Secure KVM switches are designed from the ground up as dedicated switching devices with every element conceived to prevent unauthorized access, ensure data isolation, and are optimized for accessing networks at different levels of security; especially useful for government, military, and defense operations. As departments and companies become more reliant on electronic systems, security concerns grow and new threats are identified, such as electronic emissions and power sources.
Photo courtesy of Blackbox
Having isolation between a Secure Network and a Non-Secure Network allows the user to access both systems from one user station thus saving space and costs.
Electronic emissions may pose a threat to secure environments as these stray signals provide a conduit by which sensitive information could easily leak into the wrong hands. Video cables, for example, can emit strong emissions that can be collected and duplicated to view the same image elsewhere. Another threat includes power sources that can be used to conduct data back into a mains electricity supply and this in turn can be picked out using sensitive devices outside of the system’s physical location. Typical KVM switches that do not actively combat these leakage threats may therefore pose a significant security risk.
Secure KVM Requirements & Features
CC Protection Profiles for KVM Switches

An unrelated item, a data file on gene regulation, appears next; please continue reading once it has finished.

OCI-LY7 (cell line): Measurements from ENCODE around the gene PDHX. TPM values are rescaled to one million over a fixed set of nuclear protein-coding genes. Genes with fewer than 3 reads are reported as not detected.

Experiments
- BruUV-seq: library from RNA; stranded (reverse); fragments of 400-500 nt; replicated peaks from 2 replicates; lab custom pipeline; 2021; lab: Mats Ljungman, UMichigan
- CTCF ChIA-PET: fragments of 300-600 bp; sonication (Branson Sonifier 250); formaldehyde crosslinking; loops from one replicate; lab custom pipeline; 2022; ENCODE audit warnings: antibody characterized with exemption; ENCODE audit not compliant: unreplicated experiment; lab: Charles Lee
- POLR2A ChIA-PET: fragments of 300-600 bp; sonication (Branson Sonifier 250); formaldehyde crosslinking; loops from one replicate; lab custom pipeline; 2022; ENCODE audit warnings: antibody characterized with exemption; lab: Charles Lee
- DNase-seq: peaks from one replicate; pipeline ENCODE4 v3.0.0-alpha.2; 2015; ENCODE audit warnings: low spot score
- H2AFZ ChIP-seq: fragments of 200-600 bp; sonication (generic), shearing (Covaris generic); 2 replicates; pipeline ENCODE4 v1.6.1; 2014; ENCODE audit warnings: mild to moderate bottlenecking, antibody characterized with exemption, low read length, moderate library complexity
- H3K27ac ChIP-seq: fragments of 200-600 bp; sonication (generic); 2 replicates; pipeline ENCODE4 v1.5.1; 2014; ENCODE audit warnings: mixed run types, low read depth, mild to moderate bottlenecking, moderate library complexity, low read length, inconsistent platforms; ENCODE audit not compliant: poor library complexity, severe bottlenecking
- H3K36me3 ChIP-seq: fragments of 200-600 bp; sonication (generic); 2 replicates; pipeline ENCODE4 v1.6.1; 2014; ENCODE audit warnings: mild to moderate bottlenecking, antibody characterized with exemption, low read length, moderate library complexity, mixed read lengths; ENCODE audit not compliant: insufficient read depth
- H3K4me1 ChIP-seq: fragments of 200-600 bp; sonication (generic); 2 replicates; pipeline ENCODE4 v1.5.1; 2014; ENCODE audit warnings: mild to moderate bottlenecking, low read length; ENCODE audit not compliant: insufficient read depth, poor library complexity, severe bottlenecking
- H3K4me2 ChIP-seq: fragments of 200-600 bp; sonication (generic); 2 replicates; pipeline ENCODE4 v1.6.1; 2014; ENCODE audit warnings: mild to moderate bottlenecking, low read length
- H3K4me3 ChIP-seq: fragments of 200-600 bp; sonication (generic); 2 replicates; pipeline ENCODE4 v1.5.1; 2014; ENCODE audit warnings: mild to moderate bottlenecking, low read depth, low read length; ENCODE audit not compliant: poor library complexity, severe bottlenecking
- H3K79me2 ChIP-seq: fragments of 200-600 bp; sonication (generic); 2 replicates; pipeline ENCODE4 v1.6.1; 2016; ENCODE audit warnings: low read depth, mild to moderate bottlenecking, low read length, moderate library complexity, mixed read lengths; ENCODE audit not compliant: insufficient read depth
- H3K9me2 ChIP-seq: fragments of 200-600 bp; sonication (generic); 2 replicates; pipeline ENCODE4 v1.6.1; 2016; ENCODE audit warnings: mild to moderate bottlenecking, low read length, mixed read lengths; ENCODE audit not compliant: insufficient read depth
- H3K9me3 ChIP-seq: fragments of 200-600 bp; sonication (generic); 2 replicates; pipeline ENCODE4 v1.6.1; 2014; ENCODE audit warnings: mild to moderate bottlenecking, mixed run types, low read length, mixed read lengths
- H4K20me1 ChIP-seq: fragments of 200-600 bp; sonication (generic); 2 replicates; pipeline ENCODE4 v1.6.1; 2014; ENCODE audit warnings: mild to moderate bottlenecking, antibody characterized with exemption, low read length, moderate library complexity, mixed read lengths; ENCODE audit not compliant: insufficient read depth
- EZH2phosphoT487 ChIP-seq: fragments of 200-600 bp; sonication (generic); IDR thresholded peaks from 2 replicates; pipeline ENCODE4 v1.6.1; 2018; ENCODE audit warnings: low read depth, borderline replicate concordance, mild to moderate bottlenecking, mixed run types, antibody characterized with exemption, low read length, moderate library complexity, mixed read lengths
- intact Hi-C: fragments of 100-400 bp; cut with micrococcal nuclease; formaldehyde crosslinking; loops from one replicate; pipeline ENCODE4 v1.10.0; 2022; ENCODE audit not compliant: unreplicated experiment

Using the Protection Profile for Peripheral Sharing Switches, CC (Common Criteria) evaluates KVM (Keyboard-Video-Mouse) switches, KM (Keyboard-Mouse) switches, KVM splitters (Reverse KVMs), and Multi-viewers. NOTE The Peripheral Sharing Protection Profile is not suitable for the evaluation against over-IP, network-attached switches, and matrix switches.
There are two main versions of the PPS that are commonly used in modern Secure KVM switches:
- Protection Profile for Peripheral Sharing Switch Version 3.0
- Protection Profile for Peripheral Sharing Switch Version 2.1
If you’re interested in learning more about particular KVM product specifications, check out our partner’s resources at KVM Switches Online.
CC Evaluation & Certification
“By awarding a Common Criteria certificate, the CC Certification Body (CCS) asserts that the product complies with the security requirements specified in the associated security target. A security target is a requirements specification document that defines the scope of the evaluation activities. The consumer of certified IT products should review the security target, in addition to this certification report, in order to gain an understanding of any assumptions made during the evaluation, the IT product’s intended environment, its security requirements, and the level of confidence (i.e., the evaluation assurance level) that the product satisfies the security requirements.” Common Criteria (2)
Photo courtesy of https://www.commoncriteriaportal.org/ccra/members/